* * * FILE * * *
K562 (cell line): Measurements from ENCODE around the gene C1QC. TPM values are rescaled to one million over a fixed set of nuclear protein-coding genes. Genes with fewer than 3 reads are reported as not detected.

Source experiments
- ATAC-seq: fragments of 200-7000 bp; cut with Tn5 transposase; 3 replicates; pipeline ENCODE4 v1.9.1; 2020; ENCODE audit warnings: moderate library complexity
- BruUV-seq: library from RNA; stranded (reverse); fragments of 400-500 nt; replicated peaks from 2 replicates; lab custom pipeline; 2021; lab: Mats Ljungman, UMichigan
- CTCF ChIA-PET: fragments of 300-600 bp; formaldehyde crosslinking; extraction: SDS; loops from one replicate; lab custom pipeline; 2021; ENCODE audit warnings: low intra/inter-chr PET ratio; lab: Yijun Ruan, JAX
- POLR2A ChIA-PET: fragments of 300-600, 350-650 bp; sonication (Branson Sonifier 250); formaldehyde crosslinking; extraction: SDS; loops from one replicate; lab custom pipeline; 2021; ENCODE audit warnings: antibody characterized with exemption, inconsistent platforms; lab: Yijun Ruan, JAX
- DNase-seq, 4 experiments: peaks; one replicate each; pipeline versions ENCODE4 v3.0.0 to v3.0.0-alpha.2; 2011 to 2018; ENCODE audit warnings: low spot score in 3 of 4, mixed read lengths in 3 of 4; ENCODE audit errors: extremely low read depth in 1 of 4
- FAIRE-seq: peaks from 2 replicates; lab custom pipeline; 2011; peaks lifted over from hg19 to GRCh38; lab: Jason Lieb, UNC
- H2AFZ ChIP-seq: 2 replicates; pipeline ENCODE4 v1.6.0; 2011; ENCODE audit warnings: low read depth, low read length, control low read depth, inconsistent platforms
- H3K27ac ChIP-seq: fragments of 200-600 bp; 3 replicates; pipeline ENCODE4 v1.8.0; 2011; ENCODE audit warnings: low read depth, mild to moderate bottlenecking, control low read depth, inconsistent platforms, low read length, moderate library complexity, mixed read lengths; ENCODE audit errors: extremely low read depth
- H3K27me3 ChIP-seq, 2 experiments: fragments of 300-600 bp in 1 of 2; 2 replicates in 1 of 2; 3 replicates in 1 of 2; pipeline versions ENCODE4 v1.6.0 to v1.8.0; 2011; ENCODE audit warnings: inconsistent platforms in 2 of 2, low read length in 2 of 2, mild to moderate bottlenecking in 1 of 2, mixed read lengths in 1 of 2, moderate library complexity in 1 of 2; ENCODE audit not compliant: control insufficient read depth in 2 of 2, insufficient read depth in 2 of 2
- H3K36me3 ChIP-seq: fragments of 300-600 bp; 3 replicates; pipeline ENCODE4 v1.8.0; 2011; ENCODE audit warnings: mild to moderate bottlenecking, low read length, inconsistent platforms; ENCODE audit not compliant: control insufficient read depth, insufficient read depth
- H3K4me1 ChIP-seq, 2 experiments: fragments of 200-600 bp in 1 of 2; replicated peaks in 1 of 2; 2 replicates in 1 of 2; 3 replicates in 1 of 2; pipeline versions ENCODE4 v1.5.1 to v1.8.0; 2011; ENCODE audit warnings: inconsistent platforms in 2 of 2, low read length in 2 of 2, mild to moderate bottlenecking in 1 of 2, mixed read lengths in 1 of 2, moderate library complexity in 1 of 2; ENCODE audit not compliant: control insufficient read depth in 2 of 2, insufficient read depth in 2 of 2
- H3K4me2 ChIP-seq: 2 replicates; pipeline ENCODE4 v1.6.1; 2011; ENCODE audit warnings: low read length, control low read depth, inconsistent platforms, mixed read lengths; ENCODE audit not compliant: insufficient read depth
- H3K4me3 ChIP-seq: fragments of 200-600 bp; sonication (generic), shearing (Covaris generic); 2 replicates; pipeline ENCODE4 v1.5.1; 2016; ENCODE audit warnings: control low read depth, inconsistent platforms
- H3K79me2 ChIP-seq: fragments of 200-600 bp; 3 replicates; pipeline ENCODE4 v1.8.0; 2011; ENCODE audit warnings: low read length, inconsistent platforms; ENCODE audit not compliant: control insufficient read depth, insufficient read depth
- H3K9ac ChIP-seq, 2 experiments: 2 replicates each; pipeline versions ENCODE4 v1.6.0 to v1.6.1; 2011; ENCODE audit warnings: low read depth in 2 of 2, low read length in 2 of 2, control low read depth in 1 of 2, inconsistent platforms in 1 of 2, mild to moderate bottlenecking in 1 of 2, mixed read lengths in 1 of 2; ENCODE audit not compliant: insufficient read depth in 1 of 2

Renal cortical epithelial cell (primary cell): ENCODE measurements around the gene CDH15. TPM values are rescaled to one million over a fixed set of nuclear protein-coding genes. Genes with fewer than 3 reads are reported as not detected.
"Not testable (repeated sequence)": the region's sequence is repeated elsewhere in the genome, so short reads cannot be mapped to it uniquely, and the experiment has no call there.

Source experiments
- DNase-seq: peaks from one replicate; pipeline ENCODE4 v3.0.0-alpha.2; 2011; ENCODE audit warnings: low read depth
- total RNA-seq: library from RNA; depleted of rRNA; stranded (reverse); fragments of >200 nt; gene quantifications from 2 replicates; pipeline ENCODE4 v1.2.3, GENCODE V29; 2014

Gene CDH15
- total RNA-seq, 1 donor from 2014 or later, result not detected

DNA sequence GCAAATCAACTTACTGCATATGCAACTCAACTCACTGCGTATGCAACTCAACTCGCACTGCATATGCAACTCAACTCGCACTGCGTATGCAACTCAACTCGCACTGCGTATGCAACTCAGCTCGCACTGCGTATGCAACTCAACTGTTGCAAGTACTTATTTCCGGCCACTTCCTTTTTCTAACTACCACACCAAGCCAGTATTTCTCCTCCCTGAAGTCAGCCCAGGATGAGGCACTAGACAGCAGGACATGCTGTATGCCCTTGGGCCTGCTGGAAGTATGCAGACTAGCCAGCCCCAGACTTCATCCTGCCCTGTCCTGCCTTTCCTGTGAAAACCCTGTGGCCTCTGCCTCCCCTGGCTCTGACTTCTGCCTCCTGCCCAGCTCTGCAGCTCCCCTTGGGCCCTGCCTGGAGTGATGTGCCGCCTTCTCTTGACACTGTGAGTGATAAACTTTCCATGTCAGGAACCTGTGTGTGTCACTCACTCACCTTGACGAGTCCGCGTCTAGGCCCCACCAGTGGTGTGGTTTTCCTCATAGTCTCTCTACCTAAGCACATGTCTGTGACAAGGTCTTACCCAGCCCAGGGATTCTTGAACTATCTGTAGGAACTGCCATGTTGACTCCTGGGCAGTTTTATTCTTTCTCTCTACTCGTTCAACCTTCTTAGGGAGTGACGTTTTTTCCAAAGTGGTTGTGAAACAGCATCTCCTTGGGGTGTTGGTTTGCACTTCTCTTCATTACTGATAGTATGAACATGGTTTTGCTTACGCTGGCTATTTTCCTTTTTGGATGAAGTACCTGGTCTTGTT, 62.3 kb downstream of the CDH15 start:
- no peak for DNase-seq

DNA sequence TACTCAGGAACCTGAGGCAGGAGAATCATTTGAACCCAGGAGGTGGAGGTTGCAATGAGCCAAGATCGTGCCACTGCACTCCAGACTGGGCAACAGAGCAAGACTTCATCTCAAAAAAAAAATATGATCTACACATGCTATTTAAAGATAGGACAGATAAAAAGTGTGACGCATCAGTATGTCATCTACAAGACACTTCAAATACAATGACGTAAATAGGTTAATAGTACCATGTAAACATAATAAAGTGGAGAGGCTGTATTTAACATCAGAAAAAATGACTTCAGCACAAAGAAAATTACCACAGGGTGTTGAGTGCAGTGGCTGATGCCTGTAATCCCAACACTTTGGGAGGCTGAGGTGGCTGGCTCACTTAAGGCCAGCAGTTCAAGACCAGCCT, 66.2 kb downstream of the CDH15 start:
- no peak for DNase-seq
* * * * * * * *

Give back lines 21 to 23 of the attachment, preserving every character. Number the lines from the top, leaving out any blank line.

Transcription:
- DNase-seq: peaks from one replicate; pipeline ENCODE4 v3.0.0-alpha.2; 2011; ENCODE audit warnings: low read depth
- total RNA-seq: library from RNA; depleted of rRNA; stranded (reverse); fragments of >200 nt; gene quantifications from 2 replicates; pipeline ENCODE4 v1.2.3, GENCODE V29; 2014

Gene CDH15